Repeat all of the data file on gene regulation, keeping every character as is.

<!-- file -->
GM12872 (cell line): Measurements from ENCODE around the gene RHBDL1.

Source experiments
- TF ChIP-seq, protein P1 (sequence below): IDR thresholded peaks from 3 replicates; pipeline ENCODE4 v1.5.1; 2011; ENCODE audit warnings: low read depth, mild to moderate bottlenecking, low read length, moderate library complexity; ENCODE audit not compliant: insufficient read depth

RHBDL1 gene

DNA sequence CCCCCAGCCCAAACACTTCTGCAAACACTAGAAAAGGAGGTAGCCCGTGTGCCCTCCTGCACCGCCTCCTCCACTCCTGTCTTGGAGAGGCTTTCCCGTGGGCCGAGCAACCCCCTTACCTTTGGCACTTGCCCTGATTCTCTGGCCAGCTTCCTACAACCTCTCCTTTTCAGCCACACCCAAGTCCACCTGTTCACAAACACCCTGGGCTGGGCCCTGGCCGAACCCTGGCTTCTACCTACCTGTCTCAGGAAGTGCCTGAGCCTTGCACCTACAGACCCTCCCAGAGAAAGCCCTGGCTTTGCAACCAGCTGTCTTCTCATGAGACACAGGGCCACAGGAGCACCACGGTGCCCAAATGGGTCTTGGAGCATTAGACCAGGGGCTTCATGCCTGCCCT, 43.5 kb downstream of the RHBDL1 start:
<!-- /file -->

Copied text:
GM12872 (cell line): Measurements from ENCODE around the gene RHBDL1.

Source experiments
- TF ChIP-seq, protein P1 (sequence below): IDR thresholded peaks from 3 replicates; pipeline ENCODE4 v1.5.1; 2011; ENCODE audit warnings: low read depth, mild to moderate bottlenecking, low read length, moderate library complexity; ENCODE audit not compliant: insufficient read depth

RHBDL1 gene

DNA sequence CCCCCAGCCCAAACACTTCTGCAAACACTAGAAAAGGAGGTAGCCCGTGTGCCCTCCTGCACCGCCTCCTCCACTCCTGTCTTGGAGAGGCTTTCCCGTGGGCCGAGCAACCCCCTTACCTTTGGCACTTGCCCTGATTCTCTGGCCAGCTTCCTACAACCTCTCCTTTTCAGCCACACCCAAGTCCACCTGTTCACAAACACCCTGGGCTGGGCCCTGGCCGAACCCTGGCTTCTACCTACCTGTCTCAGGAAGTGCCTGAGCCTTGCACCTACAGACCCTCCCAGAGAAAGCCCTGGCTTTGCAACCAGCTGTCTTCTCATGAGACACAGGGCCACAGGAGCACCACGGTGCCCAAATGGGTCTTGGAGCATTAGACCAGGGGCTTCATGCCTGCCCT, 43.5 kb downstream of the RHBDL1 start: